Thursday, 13 June 2013

Ten Songs: A Guest Post by Lewis

Back when I started this little blog I wanted to do a little feature every two weeks called Ten Songs. It would be a mix of tunes and songs I had heard in the week that inspired me or that I had discovered or rediscovered, whatever took my fancy really. I also wanted it to be a platform for guest bloggers to share their musical gems and for us to all discover some new tunes together. 


I managed to get the first list up in the first post here but I am a slow starter with this blogging thing and it's taken me a while to get this great post from Lewis up on the blog. He very kindly wrote it ages ago and has very patiently been waiting for me to unleash it. So many thanks and over to you Lewis.


Hello there. I’m rather flattered to have been asked to write a guest post over here. Mine will be the first in a series of #10songs posts in this little portion of internet.

So, ten songs which mean something to me, with a line to explain why. Easy, right? No. Not really. I’ve been thinking about which songs I want to include for days now, and I’m no closer to feeling like I’m going to choose the right ones.

Well, I can’t procrastinate forever (well, I could, I’m actually VERY good at procrastinating) so I’m going to go for the songs which are right today, even though many of them may not make the list if I wrote it tomorrow.

The songs:

1. The Stranglers – Peaches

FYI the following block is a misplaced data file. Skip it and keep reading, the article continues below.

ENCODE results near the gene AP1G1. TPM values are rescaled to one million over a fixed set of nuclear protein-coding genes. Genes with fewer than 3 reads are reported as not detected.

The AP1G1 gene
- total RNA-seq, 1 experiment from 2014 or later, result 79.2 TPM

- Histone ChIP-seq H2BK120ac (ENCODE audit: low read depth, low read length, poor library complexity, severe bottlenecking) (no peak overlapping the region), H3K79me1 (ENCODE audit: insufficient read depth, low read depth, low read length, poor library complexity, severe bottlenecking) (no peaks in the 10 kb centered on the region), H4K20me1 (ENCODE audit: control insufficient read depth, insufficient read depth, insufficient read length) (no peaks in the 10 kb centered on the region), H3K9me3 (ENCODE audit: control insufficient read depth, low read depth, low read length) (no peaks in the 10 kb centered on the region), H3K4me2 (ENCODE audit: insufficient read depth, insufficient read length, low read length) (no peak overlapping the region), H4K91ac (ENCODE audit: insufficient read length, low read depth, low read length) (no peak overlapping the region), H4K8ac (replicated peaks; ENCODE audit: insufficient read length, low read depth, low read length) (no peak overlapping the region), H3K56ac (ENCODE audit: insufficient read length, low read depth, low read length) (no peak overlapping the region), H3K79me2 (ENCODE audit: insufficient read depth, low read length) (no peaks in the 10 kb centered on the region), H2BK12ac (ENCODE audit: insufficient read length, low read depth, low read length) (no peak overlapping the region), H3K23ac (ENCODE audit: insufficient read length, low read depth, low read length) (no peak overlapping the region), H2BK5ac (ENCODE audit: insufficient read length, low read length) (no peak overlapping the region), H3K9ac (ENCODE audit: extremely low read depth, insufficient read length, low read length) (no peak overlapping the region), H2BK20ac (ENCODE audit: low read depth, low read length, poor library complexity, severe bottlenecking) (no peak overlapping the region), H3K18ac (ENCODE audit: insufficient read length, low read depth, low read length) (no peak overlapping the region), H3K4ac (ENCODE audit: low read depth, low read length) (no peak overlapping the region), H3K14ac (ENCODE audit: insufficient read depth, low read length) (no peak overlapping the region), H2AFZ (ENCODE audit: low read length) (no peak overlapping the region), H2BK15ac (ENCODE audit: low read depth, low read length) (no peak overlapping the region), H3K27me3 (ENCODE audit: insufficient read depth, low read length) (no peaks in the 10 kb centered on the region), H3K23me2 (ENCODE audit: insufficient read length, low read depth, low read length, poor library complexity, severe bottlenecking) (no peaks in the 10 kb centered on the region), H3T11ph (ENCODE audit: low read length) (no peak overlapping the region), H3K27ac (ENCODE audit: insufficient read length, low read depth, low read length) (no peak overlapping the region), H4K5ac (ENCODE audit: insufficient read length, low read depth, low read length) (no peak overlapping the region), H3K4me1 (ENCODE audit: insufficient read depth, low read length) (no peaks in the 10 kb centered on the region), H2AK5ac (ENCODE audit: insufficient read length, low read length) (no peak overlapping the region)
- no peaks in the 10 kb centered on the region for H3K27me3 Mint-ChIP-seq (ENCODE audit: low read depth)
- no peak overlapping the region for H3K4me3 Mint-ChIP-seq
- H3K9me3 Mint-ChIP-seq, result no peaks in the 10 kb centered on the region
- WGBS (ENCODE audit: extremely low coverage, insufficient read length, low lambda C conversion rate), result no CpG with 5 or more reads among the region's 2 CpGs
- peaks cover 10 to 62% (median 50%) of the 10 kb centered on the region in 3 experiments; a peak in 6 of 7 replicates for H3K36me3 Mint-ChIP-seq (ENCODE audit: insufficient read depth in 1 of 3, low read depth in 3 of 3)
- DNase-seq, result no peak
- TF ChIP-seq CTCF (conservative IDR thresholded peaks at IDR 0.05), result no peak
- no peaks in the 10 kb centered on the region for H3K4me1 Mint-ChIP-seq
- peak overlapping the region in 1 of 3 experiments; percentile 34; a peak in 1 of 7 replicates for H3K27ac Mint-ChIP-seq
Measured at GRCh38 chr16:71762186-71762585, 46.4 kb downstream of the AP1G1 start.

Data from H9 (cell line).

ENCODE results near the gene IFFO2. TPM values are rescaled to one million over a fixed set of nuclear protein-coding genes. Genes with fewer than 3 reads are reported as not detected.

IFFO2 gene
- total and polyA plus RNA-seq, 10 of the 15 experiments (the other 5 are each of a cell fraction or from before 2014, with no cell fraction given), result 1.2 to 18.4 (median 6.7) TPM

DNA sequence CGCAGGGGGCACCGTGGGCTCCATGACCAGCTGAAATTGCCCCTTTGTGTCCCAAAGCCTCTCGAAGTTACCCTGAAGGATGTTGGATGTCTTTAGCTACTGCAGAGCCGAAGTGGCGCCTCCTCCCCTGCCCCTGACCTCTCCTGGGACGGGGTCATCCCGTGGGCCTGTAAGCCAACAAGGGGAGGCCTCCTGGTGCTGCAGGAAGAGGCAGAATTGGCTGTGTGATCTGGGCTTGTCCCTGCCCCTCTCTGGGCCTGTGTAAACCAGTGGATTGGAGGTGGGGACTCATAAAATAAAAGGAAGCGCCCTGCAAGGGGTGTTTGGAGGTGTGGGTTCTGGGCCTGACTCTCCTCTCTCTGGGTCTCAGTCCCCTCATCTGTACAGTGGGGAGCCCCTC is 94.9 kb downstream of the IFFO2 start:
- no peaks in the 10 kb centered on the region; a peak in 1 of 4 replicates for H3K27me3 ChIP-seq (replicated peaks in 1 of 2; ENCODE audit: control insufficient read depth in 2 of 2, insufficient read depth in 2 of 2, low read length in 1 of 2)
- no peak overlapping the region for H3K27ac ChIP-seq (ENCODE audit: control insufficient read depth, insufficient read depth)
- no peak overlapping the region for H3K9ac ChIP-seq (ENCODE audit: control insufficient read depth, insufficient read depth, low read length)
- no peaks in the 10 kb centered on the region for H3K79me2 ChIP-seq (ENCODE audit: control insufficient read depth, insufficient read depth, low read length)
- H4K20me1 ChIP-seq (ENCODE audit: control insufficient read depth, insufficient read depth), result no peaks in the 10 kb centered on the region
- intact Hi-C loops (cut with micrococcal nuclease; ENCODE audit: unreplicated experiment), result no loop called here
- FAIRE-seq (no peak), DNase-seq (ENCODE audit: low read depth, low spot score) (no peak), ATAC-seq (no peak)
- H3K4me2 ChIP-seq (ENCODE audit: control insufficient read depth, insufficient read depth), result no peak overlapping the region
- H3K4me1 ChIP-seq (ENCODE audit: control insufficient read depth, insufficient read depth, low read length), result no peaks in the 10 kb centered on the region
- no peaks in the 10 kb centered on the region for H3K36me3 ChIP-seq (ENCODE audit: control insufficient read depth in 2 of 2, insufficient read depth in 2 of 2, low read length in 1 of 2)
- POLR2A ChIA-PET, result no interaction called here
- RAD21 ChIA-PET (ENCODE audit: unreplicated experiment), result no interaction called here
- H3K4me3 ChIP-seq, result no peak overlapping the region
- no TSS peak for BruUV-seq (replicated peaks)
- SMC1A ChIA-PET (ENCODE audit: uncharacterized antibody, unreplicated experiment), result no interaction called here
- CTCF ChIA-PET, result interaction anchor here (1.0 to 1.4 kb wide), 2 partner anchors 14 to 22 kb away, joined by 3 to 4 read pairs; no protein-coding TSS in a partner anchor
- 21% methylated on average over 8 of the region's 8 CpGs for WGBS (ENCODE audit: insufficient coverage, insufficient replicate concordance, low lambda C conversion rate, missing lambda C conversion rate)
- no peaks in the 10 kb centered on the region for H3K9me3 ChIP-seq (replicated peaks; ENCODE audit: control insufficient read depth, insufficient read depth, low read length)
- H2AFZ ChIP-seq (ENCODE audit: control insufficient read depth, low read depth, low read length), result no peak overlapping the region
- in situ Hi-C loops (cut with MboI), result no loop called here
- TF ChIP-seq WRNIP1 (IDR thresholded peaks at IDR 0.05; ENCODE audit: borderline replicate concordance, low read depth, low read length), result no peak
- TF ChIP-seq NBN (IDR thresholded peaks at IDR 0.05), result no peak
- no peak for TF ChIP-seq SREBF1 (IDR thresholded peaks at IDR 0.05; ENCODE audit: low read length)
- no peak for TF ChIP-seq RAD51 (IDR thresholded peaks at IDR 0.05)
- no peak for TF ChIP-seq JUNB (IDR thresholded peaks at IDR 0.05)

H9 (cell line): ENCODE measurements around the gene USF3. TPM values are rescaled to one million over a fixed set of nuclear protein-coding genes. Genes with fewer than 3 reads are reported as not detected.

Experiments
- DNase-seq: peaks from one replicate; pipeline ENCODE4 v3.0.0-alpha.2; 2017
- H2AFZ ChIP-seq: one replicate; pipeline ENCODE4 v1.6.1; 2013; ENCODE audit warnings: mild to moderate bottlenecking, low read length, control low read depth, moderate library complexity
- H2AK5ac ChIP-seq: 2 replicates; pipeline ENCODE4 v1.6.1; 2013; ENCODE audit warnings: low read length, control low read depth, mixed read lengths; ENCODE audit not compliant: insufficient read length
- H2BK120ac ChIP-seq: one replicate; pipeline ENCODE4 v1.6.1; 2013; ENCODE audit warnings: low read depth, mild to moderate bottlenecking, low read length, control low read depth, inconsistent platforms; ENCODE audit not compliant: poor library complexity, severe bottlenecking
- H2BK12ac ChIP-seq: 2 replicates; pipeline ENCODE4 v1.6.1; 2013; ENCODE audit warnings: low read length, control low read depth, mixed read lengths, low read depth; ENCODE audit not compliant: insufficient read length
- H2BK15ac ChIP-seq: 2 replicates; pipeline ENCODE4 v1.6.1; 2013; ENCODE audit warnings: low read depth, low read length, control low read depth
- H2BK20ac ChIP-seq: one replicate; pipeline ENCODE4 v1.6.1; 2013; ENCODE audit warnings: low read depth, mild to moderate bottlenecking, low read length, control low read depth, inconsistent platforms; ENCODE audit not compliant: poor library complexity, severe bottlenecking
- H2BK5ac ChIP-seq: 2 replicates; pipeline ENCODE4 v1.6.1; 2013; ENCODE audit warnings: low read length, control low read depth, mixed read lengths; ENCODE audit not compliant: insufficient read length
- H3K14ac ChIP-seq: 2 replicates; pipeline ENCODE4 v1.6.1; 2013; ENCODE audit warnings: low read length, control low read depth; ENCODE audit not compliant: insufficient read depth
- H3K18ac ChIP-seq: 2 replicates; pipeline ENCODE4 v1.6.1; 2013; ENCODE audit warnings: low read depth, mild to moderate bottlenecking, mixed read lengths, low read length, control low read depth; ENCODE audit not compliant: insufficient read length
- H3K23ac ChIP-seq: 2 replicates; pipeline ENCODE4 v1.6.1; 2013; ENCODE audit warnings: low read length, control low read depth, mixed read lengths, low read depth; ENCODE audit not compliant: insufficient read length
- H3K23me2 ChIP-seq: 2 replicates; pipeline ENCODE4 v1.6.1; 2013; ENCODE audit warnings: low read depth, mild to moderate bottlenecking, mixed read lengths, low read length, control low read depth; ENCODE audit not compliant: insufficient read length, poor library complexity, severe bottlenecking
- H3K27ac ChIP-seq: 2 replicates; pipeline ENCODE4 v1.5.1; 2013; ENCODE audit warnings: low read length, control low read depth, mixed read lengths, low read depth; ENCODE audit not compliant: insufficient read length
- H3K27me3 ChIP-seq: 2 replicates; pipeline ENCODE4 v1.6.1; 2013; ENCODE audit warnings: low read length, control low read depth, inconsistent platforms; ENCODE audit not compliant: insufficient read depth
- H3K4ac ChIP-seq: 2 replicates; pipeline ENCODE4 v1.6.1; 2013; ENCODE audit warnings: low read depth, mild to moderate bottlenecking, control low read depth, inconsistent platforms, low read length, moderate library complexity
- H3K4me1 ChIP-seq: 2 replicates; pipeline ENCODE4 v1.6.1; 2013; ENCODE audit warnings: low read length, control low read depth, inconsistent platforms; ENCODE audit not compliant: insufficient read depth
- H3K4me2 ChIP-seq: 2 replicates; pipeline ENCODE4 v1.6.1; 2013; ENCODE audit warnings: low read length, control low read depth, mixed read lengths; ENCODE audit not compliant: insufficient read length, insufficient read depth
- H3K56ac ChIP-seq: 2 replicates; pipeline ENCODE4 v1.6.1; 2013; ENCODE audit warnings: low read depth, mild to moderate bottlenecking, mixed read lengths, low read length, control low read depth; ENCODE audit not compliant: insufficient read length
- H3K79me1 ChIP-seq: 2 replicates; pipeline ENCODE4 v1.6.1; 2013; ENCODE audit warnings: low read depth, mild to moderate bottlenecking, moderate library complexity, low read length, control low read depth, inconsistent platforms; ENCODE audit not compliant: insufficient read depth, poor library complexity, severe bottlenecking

You probably remember a time when car stereos only had tape decks, right? When I was growing up, my dad’s car had a bad combination: a tape deck AND a tiny glove box. Which meant listening to the same tape over and over and over again on long journeys. At least my dad had some taste. Peaches is a great tune, marred a little bit by one of the worst “oh fuck, we’ve run out of rhymes” lines ever recorded. If you know the song, you’ll know the one I mean.

2. The Specials – A Message to You, Rudy
My mum likes ska. I’m glad, because it rubbed off on me, and ska is ace. This particular song reminds me of being in the house where I grew up, singing along in the living room, with my mum. Happy childhood memories, with a fantastic trigger.



3. The Offspring – Smash 
When you’re young, but you’ve reached the age where you think you already know everything, somewhere around thirteen I guess, music suddenly becomes more than just music, doesn’t it? It becomes a way to identify yourself as part of something, or not part of something. When most people at my school were practically orgasming over whatever yawnsome dirge Oasis had just released I was quite pleased to be introduced to a bit of American punk-pop. Smash was fucking brilliant, precisely because it wasn’t being played all day on Radio 1, and because most people in my town hadn’t heard of The Offspring yet (that would come later – Pretty Fly for a White Guy anybody?) Yes, I was one of those people who only liked the bands other people didn’t know about. I’m less of a prick now, honest.

4. Nirvana – Something in the Way